her home on Woodlawn Terrace. Con
solation whist was played and those
participating were- arranged at. four
different tables. The prize was won
by Miss Milelred. McFarland of Bridge
port, Who is the guest, for a few days
of the Misses Bessie and Berniss Bur
ton of Abbott avenue. Following the
conclusion of the game, piano anel vo
cal seie-ctions were rendered by the
Misses Elsie Dixon, Betty Bryant, El
sie Humphrey, Kitty Glynn anel Mil
dred McFarland. During the evening
a light collation was served, it was
a late hour when the jolly merrymak
ers separated ami wended their sever
al ways homeward.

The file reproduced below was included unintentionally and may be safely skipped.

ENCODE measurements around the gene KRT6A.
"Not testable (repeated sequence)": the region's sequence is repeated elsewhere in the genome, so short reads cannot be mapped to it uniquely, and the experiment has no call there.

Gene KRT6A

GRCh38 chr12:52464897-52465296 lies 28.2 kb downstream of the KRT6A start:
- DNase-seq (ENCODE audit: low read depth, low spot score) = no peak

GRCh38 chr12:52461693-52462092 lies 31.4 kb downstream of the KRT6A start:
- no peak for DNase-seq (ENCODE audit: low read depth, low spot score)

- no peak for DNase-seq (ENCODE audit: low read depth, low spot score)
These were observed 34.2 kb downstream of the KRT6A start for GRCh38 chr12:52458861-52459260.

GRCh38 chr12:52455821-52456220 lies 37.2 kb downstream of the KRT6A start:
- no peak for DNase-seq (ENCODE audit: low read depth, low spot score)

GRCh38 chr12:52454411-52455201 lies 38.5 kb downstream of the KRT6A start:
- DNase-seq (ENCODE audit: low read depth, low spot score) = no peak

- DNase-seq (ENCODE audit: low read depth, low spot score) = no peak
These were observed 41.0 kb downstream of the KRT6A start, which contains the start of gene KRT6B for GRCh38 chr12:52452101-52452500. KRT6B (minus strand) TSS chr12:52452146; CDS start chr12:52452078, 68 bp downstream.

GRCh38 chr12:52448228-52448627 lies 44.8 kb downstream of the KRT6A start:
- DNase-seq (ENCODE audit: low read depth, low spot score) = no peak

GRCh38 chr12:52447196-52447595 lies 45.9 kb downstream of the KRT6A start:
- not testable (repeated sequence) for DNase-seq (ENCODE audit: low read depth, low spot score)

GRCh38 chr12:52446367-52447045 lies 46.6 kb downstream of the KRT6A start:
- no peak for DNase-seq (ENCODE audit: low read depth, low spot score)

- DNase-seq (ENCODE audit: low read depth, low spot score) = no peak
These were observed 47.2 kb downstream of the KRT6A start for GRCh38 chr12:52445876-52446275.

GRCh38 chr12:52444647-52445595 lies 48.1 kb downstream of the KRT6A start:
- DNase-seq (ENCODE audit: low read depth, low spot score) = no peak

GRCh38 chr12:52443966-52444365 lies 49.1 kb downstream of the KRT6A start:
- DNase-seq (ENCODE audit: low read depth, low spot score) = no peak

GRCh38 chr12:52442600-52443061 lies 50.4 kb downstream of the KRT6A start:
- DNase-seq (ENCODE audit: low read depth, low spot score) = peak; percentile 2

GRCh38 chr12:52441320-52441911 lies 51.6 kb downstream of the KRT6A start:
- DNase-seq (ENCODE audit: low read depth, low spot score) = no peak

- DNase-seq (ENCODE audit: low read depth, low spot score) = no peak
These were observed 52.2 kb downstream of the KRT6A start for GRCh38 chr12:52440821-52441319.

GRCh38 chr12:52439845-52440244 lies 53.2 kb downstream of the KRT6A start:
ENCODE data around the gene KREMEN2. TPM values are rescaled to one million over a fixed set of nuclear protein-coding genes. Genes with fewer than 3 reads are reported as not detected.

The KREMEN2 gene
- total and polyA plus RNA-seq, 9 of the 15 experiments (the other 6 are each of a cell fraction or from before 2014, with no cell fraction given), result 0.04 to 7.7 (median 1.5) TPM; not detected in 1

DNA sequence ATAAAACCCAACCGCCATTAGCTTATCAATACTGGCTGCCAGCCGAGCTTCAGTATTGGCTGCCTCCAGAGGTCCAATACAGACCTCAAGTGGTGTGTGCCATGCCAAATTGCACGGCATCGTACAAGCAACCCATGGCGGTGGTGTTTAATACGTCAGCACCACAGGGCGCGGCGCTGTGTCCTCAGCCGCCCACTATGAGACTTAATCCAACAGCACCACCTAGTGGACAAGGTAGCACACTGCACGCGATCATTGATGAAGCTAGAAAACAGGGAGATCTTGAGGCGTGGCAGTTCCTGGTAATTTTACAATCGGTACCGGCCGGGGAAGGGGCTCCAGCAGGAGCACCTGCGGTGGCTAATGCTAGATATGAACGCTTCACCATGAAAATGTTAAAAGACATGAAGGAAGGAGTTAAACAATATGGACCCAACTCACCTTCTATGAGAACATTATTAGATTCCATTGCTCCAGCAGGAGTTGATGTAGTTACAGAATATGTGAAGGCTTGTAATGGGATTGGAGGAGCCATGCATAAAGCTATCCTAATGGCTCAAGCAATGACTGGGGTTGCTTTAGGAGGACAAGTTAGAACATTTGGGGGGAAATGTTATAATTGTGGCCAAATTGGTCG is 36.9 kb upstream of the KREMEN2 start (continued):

Thomas Kelly died last night at the
home of his sister-in-law, Mrs Eliza
Cunningham, 1!) Beacon street. His
wielow survives him. Mr Kelly was
for a number of years a resident of
Jackson street anel had many friends
there and in otlier parts of the town
who will be surprised to hear of his
eleath, for but few were aware that he
was sick. The cause of death was
pneumonia whic-h set in upon him
about a week ago and although lie had
good medical attendance anel proper
care in every other way, he sank rapid
ly and passed away last evening at r
o'clock. . Mr Kelly and his wife lived
in Jae-kson street until a short time
ago when they decided to take up a.
residence with Mrs Cunningham. The
funeral will, take place to-morrow
morning at 8:30 o'clock with a mass
of requiem at St Thomas's church and
interment in St Joseph's cemetery.
The program at the Christmas tree
exercises in the basement of St Thom
asV. church yesterday afternoon in-e-luded:
"Christinas in Song and
Story,"1 by the Sunday school children: